So I could solder the second 7-16 DIN centre conductor in place, I bored a stepped hole in the underside of the body, and milled a 15mm radius curve on the end of a brass bar to make a plug which matches the inside curve of the body. Perhaps not really necessary, but it was a quick and simple piece of milling using a boring bar.

I turned the plug to be a tight press fit into the access hole. If I ever need to get it out, I’ll have to drill and tap a hole in the plug!

The end of the 7-16 DIN centre pin was turned to 2.1mm to be a push fit into the 3mm copper pipe, same as at the other end.  I tinned the pin and the inside of the pipe after cleaning them with IPA and used rosin flux (Weller Electronic Flux T0051383199) then reflowed the joint and pushed the connector into place.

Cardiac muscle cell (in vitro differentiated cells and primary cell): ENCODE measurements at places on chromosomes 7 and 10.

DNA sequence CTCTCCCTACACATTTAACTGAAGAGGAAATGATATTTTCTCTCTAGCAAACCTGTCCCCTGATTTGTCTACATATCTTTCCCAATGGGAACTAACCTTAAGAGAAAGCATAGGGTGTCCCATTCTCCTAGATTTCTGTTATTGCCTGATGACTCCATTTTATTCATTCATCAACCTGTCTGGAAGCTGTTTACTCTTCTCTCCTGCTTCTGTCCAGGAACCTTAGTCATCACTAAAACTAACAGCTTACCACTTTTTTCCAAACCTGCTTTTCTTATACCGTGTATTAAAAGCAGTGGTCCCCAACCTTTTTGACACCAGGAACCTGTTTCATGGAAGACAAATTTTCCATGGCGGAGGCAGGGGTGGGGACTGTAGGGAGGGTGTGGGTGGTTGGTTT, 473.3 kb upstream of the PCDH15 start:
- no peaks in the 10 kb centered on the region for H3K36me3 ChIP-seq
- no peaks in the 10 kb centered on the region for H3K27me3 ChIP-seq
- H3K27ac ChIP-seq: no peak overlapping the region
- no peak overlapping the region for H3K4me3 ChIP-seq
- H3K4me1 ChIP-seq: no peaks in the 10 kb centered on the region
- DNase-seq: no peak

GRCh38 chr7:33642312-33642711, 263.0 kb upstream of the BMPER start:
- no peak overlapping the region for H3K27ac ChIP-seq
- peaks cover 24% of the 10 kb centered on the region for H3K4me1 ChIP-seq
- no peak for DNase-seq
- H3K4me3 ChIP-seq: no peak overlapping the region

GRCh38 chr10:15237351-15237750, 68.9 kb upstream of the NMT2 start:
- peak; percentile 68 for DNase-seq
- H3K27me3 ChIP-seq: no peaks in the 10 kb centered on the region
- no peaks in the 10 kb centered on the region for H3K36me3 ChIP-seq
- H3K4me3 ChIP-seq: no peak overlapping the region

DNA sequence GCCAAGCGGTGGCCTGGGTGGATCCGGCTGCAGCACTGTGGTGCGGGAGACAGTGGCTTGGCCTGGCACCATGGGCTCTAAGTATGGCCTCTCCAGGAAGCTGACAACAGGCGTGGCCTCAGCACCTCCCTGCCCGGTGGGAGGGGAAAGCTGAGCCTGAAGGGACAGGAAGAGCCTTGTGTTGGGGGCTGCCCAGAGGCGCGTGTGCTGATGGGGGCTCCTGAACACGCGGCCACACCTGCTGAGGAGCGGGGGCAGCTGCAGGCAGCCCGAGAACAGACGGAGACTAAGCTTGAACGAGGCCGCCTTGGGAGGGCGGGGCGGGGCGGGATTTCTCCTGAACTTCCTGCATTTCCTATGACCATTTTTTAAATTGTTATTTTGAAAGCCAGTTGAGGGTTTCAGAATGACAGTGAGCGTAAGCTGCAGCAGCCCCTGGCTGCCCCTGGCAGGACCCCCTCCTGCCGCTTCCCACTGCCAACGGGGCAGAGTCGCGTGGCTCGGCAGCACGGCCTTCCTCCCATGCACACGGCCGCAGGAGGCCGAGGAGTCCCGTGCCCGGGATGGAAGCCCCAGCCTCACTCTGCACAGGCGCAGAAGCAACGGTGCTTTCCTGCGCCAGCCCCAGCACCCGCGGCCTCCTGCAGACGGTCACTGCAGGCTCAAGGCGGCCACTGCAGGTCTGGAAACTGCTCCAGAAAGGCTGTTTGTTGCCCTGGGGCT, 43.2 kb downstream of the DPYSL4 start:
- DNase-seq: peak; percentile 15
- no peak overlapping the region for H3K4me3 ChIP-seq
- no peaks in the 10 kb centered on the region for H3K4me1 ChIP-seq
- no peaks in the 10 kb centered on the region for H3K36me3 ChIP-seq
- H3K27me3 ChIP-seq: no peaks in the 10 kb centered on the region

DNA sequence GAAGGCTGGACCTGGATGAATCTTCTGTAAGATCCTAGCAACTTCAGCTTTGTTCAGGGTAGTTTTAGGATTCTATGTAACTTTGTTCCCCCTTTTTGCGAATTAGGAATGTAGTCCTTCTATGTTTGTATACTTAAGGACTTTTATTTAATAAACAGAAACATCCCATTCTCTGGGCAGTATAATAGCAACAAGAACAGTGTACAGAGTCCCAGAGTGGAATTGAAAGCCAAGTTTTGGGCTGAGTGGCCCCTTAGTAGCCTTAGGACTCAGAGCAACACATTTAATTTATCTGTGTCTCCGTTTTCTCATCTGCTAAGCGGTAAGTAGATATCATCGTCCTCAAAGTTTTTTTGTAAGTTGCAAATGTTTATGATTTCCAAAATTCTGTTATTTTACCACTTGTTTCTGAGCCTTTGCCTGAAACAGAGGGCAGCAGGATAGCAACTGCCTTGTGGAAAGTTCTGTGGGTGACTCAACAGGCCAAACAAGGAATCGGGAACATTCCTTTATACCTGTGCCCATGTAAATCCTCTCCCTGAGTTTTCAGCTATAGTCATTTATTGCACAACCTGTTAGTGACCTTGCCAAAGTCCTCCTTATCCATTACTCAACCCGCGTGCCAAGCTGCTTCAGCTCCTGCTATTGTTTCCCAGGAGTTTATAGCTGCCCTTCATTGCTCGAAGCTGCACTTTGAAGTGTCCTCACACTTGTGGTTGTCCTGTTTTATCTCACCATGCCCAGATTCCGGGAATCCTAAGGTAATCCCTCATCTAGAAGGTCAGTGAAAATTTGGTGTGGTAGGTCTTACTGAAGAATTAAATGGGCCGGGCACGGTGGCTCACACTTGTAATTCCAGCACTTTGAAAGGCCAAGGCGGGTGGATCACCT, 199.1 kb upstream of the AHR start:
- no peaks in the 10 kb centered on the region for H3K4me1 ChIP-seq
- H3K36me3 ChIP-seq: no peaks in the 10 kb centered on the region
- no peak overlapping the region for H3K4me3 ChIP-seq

Underside showing mounting holes and the plug protecting the access hole. I’ve fixed it in place with centre-punch marks around the plug.

Finished filter ready to test and install.

For a quick test of the response, I checked using my Agilent E4421B signal generator and HP436A power meter.  At 1296.2MHz, the insertion loss was less than 0.03dB.  At 1500MHz, -7dB and at 1800MHz, -30dB.  I then set a 1200-2900MHz sweep running and the analyser monitoring the same range with peak hold, and the response curve looks reasonable, with the 2nd harmonic down at least 60dB.  I need to do a proper set of measurements up to 3rd/4th harmonics, but that needs the tracking generator setting up.

Initial insertion loss scan.  Second harmonic causes a bump above 2400MHz

Scan of insertion loss from 1.4 to 2.8GHz

Input return loss between 800MHz and 2.8GHz. 5dB/div

Input return loss 700MHz to 1.5GHz 5dB/div.

I did some high-power tests using a DF9IC-design PA running at 280W on 1296.2MHz into a good dummy load with return loss > 36dB.  I used an HP776D 20dB dual directional coupler with a Narda 30dB N attenuator into an HP8481A sensor on an HP436A power meter to measure the response and return loss.  RL at 1296.2MHz was 35.5dB compared with 36.0dB into the dummy load directly.